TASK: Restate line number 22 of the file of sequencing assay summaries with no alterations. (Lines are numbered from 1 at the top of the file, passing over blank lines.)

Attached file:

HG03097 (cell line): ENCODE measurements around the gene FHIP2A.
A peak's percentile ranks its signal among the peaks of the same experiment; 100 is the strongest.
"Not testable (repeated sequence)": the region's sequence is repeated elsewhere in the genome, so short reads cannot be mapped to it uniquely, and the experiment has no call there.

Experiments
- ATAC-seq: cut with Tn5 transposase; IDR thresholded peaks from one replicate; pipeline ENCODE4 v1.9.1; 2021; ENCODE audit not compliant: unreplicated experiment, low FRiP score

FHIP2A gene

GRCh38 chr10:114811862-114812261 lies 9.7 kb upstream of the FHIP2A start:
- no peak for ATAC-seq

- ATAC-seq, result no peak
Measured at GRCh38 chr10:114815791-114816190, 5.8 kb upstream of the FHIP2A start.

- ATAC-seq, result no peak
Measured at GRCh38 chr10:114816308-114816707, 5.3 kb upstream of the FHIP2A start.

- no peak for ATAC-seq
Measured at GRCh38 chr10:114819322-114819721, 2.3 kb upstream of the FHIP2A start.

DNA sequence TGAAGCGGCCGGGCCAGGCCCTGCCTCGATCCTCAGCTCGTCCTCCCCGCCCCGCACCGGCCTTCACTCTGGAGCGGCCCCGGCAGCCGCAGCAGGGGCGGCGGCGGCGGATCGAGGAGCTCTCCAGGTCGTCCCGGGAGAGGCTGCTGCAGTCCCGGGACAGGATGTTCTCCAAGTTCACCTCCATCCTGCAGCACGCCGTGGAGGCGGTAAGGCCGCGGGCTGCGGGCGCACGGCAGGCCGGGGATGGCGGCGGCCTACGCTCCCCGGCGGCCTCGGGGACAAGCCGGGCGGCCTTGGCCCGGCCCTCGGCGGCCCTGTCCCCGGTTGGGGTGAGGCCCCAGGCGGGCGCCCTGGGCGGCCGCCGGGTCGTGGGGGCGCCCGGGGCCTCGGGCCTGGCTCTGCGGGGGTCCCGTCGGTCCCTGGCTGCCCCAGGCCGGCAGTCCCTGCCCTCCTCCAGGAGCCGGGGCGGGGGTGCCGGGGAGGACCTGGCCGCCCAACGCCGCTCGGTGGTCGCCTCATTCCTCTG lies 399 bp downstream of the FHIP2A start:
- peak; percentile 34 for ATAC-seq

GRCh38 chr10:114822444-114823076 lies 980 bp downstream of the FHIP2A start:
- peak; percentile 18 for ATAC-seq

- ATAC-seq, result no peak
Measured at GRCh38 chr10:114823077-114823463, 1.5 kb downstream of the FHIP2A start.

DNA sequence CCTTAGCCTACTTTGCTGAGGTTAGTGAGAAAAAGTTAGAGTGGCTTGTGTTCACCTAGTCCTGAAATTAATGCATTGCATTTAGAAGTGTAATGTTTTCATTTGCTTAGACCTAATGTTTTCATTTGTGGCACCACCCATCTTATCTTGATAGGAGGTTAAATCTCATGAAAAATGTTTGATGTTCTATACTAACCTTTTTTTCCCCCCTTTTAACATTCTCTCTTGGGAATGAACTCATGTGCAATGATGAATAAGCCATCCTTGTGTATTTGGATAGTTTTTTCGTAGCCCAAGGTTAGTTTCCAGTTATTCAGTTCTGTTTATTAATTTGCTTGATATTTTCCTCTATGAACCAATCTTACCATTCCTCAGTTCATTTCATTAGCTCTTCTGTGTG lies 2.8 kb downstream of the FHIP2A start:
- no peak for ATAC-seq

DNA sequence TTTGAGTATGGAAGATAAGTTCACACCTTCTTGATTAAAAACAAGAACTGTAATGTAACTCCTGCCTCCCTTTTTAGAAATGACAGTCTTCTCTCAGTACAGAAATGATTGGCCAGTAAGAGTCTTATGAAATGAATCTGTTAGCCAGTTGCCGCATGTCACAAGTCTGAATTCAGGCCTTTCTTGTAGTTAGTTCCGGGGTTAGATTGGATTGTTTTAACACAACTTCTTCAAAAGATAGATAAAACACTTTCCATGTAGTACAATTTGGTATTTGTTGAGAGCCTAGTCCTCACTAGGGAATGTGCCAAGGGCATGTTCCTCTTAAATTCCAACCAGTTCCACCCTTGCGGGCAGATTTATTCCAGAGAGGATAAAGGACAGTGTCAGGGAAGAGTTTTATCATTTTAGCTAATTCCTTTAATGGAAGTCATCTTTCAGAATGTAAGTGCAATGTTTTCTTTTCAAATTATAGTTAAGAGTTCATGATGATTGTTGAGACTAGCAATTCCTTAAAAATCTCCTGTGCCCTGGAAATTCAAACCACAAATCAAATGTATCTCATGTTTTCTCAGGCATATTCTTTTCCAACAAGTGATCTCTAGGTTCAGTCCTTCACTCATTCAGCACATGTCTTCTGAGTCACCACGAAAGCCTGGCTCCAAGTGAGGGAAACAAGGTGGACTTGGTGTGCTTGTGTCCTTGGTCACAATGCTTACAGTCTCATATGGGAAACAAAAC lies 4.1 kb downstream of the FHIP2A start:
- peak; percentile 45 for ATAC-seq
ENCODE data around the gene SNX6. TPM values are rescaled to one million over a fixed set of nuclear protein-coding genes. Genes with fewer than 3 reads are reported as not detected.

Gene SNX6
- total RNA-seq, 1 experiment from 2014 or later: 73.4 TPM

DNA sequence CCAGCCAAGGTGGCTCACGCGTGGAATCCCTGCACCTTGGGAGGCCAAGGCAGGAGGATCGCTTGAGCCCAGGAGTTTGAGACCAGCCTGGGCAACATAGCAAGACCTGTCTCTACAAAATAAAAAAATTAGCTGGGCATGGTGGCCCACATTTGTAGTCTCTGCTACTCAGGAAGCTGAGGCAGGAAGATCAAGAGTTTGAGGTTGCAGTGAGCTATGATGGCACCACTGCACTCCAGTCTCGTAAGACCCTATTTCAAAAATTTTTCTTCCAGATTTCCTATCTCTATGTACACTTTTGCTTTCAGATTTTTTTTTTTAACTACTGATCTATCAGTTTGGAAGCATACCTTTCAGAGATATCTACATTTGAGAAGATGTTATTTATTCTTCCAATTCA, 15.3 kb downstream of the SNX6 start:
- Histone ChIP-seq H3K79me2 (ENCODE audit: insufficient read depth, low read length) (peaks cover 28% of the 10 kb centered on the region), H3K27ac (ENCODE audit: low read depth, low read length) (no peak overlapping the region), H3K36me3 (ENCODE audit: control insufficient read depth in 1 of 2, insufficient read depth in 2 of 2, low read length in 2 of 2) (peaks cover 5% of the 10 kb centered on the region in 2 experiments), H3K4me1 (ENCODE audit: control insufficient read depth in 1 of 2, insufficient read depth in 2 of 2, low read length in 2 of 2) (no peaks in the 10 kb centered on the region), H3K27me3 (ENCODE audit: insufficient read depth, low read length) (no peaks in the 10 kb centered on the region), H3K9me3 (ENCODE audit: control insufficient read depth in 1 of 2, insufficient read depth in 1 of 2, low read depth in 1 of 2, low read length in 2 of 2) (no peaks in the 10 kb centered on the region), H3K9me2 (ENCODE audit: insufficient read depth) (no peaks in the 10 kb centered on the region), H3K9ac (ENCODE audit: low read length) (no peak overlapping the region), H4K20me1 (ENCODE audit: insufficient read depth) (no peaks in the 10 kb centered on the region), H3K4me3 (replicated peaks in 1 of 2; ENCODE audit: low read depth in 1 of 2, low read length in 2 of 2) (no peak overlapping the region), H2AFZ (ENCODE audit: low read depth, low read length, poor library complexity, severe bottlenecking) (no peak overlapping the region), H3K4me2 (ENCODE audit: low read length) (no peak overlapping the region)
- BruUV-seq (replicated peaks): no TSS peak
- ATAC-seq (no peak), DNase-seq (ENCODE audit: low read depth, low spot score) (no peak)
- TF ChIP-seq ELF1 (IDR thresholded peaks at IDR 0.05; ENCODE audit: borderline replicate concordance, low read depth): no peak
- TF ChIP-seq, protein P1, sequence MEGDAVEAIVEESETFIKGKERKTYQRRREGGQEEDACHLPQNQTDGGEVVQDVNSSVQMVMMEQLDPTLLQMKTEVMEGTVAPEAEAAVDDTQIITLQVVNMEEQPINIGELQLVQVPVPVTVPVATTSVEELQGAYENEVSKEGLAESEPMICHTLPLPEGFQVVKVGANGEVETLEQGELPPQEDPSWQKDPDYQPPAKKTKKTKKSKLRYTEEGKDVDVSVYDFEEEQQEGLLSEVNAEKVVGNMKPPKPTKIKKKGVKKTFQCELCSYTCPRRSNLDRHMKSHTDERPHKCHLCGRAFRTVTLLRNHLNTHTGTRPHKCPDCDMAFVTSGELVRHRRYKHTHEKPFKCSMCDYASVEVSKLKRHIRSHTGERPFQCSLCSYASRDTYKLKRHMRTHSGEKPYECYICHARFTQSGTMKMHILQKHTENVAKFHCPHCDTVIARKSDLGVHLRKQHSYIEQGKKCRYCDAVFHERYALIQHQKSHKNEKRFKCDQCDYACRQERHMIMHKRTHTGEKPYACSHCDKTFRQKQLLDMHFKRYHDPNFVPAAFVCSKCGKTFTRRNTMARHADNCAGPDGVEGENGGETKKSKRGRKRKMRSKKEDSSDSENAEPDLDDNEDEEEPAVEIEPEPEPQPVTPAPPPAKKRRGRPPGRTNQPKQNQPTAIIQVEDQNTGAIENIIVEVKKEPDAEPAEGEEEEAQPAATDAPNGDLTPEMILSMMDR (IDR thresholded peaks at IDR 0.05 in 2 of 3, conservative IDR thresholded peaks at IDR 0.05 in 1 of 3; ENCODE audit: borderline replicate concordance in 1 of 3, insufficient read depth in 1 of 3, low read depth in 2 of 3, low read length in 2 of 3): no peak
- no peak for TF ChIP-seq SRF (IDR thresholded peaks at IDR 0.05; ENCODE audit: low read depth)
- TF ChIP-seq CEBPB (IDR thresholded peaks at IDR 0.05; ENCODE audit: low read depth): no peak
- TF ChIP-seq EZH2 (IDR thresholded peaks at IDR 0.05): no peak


- no peak for ATAC-seq